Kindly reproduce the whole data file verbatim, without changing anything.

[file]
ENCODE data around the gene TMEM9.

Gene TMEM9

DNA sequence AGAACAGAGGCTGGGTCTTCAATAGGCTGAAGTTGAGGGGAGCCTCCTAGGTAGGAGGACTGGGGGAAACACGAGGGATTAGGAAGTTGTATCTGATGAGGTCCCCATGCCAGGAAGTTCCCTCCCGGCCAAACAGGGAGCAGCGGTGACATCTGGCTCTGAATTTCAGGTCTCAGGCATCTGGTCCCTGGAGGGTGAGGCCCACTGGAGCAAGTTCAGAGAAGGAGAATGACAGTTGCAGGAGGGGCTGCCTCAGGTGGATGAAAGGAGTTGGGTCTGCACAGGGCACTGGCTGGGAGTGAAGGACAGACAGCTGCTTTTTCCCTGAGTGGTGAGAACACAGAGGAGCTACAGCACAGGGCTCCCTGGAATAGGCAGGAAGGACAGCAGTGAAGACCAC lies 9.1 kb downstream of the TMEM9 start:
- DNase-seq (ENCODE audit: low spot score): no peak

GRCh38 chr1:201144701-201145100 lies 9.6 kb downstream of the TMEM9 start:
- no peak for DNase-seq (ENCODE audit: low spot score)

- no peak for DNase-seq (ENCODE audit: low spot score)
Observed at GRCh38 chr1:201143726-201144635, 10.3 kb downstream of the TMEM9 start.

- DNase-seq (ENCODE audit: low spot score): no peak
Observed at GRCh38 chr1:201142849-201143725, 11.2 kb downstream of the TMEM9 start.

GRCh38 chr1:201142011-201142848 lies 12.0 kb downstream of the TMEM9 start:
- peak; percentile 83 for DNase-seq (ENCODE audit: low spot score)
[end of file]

ENCODE data around the gene TMEM9.

Gene TMEM9

DNA sequence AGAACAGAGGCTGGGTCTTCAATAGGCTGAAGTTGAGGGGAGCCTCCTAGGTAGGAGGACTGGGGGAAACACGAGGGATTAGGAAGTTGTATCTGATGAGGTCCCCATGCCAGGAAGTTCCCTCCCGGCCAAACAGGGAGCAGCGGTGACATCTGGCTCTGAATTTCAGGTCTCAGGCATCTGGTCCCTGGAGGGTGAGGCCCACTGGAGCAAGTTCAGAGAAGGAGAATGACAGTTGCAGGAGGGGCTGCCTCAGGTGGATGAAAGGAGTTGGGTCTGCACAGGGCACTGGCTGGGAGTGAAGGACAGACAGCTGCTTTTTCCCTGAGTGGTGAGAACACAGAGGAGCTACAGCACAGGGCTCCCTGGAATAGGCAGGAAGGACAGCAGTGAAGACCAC lies 9.1 kb downstream of the TMEM9 start:
- DNase-seq (ENCODE audit: low spot score): no peak

GRCh38 chr1:201144701-201145100 lies 9.6 kb downstream of the TMEM9 start:
- no peak for DNase-seq (ENCODE audit: low spot score)

- no peak for DNase-seq (ENCODE audit: low spot score)
Observed at GRCh38 chr1:201143726-201144635, 10.3 kb downstream of the TMEM9 start.

- DNase-seq (ENCODE audit: low spot score): no peak
Observed at GRCh38 chr1:201142849-201143725, 11.2 kb downstream of the TMEM9 start.

GRCh38 chr1:201142011-201142848 lies 12.0 kb downstream of the TMEM9 start:
- peak; percentile 83 for DNase-seq (ENCODE audit: low spot score)